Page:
John held, but the whole of lessie's
collection. The farmer, suspecting the
purpose of this gathering in the attic,
had crept stealthily upstairs, and now
snorted like the bull which had threat
ened his daughter. He was sallow
with anger, and his deepset eyes
glinted evilly.
"This foolishness has got to stop
right here," he growled. You, 1 eter.
will be a farmer like me, and Jessie
will be a farmer's wife, like her
mother, or I'll know the reason why."
Then .in dour brutalitv. he tore up
the girls' drawings, and, turning to
the bench, seized a mallet with which
he smashed each of his son's models.
Jessie burst into tears and ran out.
: Teter's face blanched, and his fists
clenched, but John caught him by the
! shoulder and restrained him by a
i warning pressure, lie well knew that
protest was useless where a man of
Farmer Simms' bovine intelligence
j was concerned. Indeed. Simms him
, self regarded the incident as closet,,
: and went out. (jiving the distressed
boy a reassuring pat. Burton followed.
Overtaking Simms in the sittino-
room, where the latter was again
thumbing the Bible, he ventured to
suggest that it w as a mistake to si Im
press youthful talent in such an aroi
trary way.
"It's the Lord's will." grunted
Simms stubbornly. "If he had intend
ed them for anything else, he wouldn't
have sent them here. What's good
enough for their parents must be good
enough for them. Anyhow, mister,
there's no call for you to interfere. I
am master in my own house, aqd don't
you forget it."
So John's first dav in Meadowland
, farm did not close happily. He was
bitterly conscious that Jessie Simms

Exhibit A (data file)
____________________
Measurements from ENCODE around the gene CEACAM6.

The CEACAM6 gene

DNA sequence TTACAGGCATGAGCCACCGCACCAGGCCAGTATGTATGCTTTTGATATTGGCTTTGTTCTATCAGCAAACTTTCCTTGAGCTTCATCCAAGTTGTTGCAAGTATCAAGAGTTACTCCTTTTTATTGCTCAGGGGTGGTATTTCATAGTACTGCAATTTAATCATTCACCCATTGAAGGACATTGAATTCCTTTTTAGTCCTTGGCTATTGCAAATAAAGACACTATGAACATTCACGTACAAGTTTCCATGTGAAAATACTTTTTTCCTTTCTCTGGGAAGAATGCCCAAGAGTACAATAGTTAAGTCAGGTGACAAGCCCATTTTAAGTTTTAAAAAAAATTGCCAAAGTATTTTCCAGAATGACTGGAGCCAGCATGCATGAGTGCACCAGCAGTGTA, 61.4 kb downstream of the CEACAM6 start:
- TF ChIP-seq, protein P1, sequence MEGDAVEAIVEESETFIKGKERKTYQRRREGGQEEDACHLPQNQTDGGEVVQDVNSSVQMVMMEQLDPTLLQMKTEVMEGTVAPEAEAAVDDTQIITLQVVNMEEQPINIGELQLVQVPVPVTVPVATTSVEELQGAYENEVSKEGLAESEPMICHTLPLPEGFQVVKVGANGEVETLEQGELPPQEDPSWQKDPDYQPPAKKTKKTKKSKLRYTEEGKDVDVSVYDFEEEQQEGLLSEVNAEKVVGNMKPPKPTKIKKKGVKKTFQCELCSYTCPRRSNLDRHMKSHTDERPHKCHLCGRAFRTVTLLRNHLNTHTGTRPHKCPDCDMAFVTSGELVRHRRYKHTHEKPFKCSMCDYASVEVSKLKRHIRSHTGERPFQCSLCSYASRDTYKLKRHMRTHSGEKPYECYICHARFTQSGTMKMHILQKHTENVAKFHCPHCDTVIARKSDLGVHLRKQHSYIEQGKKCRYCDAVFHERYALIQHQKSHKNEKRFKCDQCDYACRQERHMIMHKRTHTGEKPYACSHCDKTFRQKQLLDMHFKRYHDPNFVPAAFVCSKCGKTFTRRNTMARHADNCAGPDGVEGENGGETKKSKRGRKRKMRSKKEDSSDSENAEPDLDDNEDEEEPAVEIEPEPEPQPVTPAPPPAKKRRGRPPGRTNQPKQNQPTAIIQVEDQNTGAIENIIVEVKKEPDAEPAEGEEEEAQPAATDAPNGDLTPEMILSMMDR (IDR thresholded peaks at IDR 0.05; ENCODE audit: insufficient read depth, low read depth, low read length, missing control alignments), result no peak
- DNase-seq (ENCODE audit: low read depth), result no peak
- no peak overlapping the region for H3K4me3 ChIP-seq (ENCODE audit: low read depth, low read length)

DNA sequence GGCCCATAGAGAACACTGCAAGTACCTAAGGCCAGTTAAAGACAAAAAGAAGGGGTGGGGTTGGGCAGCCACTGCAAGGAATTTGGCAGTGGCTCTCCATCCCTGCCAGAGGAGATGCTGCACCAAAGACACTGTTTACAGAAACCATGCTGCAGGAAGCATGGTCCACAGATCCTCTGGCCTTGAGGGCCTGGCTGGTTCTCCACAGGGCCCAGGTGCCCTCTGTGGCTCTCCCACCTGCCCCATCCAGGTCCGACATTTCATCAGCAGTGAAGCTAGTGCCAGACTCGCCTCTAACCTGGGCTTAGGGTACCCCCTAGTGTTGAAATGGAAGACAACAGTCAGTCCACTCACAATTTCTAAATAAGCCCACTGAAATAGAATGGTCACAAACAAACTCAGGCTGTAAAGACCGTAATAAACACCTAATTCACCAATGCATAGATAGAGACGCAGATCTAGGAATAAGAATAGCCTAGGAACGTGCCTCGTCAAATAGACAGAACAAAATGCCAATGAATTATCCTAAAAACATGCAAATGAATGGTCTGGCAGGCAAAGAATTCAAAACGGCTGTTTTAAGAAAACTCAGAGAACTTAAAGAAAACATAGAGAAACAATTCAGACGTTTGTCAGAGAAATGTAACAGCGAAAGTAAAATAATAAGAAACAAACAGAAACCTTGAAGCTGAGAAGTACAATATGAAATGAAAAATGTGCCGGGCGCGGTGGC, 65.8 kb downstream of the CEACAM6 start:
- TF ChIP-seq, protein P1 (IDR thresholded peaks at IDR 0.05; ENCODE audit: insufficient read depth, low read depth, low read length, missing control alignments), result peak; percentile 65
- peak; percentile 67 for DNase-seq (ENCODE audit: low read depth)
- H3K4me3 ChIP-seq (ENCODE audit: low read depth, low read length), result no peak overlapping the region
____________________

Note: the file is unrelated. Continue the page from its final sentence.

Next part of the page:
was sobbing her heart out in her own
room, while poor Peter was disconso
lately picking up the pieces of his be
loved models.
If n is v iv
Tlif fir x t day happened to be a I
Sunday, and a S.ibhatli peace de-,
srendrd on tin' household. John ac
companied the Simnises to church,
where the fanner was evidently held
in ImkIi cMeciii, heiiiK an elder of the
community. After the service, when
groups of residents gathered for a
few minutes1 chat before KhiK their
separate ways, a b.R. hulking fellow
approached and hailed the Simms
family with gruff cordiality. Simms
introduced the newcomer.
"This is Mr. Thorpe," he said, with
a sign i I ii" ;in t look at Hurton. "He's
tilt man who has spoke for Jessie,
ami he'll make her a good husband,
The significance of this needlrssly
frank statement was not lost on John.
It was clcarlv meant as a climax to
ttie strained situation of the previous
night. Thorpe grinned, and at once
took Jessie away in the direction of
the farm, so John merely uttered a
casual "Indeed?" and followed with
the others.
Thorpe did not go far. Waving a
hand to Simms, he lifted his hat in
awkward farewell of the girl, and
turned into a path leading to his own
homestead, whereupon Burton had to
hear a long discourse on the man's
qualifications as Jessie's prospective
bridegroom, his main asset, apparent
ly, being a well stocked farm clear of
any mortgage.
After the midday meal. Burton in
vited the two young people to accom
pany him for a walk. The farmer gave
a grudging assent and the three went
off. John purposely steered the con
versation clear of personal matters.
He spoke of the benefits of education,
even in agricultural pursuits, and tried
to show that farming ought to be as
scientific as any other occupation.
He laid particular stress on the quiet
happiness attainable by reading good
books, and, choosing a sunlit clearing
near a stream, invited the others to